Individuals who become more physically active in middle age or later in life significantly lower their risk of an early death from cardiovascular disease, cancer and other causes by up to almost 50 percent — even if they were inactive when they were younger or had previous serious health problems, according to a new British study published in The BMJ.
This is good news for people who have been life-long couch potatoes. The study’s findings suggest that’s it’s never too late to start exercising.
Of course, plenty of previous studies have linked physical activity to a longer life. Many of those studies have, however, relied on a single assessment of the level of people’s physical activity. As a result, they weren’t able to take into account how their participants’ exercise habits changed over time — a factor that may have skewed their results. A few studies have tracked people’s activity levels over longer periods, but they tended to be small.
The study followed the participants through March 2013. By that date, 3,148 of them had died, including 950 from cardiovascular disease and 1,091 from cancer.
After controlling the data for risk factors such as medical history, blood pressure, weight and diet, the study found that people in the study with high levels of physical activity — who met the minimum recommended level of 150 minutes of moderate- to vigorous-intensity exercise each week — were 46 percent less likely to have died during the study period than people who were inactive.
People who met the minimum recommended level of exercise at the start of the study and who then increased their level of exercise as they got older lowered their risk the most. But the researchers also found that people who were inactive at the start of the study but who gradually, over five years, increased their physical activity to meet the minimum weekly recommended level were also less likely to have died — by 24 percent. More specifically, their risk of dying from cardiovascular disease was 29 percent lower, and their risk of dying from cancer was 11 percent lower, than the people who remained inactive.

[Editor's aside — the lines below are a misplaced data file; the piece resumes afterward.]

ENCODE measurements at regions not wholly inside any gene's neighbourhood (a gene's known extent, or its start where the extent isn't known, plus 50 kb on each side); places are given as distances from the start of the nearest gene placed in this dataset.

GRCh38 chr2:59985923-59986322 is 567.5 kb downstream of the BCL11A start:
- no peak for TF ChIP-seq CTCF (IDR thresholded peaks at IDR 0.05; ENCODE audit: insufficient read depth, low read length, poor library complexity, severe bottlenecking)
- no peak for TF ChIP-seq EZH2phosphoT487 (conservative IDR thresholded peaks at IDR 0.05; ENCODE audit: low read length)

Those findings held even among people with a history of cardiovascular disease and cancer.
Limitations and implications
This study was observational, so it can’t prove that regular exercise lowers the risk of early death. Other factors, not controlled for in the study, may also explain the results.
But, as the researchers note in their paper, we must rely on observational studies for this topic as it would be virtually impossible to study the effects of exercise on the risk of early death in a long-term randomized controlled trial (considered the gold standard for clinical research). In a clinical trial, you’d have to instruct some of the participants (the control group) to not exercise, and that would raise all sorts of practical — and ethical — problems.
So we are left with observational studies. The findings from this latest one are particularly noteworthy because the study tracked people’s activity levels over a period of years.
“These results are encouraging, not least for middle aged and older adults with existing cardiovascular disease and cancer, who can still gain substantial longevity benefits by becoming more active, lending further support to the broad public health benefits of physical activity,” the authors of the study write in their paper.
“In addition to shifting the population towards meeting the minimum physical activity recommendations, public health efforts should also focus on the maintenance of physical activity levels, specifically preventing declines over mid to late life,” they conclude.
FMI: The study can be read in full on The BMJ’s website. You’ll find information on how to incorporate more physical activity into your daily life on the National Heart, Lung and Blood Institute’s website.